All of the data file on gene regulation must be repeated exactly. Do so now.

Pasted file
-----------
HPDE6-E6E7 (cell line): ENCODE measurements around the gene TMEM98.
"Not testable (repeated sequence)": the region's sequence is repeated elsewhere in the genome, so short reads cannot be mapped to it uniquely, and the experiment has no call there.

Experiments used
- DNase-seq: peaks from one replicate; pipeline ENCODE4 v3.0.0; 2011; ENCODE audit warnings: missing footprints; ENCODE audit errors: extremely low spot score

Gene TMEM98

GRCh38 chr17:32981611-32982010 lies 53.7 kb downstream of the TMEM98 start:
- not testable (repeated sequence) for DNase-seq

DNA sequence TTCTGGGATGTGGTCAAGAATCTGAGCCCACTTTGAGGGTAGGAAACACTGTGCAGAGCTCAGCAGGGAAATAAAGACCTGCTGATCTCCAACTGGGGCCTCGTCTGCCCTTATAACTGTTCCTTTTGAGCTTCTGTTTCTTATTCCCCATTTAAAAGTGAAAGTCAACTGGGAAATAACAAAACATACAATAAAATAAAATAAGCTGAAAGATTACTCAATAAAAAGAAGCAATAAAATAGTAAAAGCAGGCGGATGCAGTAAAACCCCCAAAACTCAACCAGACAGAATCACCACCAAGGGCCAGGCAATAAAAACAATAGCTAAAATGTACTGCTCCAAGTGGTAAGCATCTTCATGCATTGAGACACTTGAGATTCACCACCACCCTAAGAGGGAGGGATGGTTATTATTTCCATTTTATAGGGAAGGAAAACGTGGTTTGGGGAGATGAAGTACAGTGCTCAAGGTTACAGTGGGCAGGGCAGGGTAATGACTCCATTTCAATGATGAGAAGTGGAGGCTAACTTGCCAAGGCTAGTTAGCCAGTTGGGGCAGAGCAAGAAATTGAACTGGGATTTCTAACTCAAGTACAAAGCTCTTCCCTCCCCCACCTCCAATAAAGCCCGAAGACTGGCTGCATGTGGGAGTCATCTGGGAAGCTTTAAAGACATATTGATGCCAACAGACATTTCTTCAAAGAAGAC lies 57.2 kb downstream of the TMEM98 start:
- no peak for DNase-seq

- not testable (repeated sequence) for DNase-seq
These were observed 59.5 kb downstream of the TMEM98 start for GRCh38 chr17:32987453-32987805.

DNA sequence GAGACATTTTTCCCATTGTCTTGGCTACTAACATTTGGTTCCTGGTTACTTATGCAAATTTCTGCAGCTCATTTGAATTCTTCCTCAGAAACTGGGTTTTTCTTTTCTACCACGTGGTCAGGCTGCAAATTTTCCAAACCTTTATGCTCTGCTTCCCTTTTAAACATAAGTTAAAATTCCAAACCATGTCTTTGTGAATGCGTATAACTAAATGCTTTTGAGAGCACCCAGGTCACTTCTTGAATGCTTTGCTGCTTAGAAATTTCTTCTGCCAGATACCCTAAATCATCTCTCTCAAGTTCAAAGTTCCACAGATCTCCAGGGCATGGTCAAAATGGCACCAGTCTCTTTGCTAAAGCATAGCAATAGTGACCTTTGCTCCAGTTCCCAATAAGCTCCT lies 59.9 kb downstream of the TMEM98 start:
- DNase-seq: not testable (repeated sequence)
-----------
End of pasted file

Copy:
HPDE6-E6E7 (cell line): ENCODE measurements around the gene TMEM98.
"Not testable (repeated sequence)": the region's sequence is repeated elsewhere in the genome, so short reads cannot be mapped to it uniquely, and the experiment has no call there.

Experiments used
- DNase-seq: peaks from one replicate; pipeline ENCODE4 v3.0.0; 2011; ENCODE audit warnings: missing footprints; ENCODE audit errors: extremely low spot score

Gene TMEM98

GRCh38 chr17:32981611-32982010 lies 53.7 kb downstream of the TMEM98 start:
- not testable (repeated sequence) for DNase-seq

DNA sequence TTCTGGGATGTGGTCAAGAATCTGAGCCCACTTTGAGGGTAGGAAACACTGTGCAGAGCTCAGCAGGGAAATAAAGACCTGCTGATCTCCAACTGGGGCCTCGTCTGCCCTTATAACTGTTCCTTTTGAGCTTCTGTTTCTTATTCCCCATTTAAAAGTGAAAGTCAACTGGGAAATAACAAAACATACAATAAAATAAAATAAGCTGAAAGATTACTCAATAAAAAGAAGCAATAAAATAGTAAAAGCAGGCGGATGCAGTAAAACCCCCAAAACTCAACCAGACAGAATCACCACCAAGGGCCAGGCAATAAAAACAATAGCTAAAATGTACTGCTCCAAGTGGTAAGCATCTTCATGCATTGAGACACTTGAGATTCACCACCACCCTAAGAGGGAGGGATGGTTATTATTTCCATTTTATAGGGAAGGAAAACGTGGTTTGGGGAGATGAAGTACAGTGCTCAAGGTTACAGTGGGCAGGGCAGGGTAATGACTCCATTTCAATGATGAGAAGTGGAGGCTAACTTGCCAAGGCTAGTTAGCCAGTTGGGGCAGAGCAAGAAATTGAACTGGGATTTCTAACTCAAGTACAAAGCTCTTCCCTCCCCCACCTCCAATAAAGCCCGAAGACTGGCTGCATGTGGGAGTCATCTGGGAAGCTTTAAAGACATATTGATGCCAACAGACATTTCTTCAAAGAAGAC lies 57.2 kb downstream of the TMEM98 start:
- no peak for DNase-seq

- not testable (repeated sequence) for DNase-seq
These were observed 59.5 kb downstream of the TMEM98 start for GRCh38 chr17:32987453-32987805.

DNA sequence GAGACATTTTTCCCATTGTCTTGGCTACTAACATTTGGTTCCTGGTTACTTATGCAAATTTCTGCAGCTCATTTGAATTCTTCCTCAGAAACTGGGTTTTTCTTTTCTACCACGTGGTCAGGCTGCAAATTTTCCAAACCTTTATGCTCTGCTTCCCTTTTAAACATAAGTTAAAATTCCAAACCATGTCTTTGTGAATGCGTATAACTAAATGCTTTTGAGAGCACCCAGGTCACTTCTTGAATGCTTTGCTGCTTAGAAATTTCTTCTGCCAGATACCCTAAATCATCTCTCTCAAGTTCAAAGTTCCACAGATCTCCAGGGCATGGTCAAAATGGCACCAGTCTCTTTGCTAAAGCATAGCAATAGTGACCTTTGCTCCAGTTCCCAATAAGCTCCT lies 59.9 kb downstream of the TMEM98 start:
- DNase-seq: not testable (repeated sequence)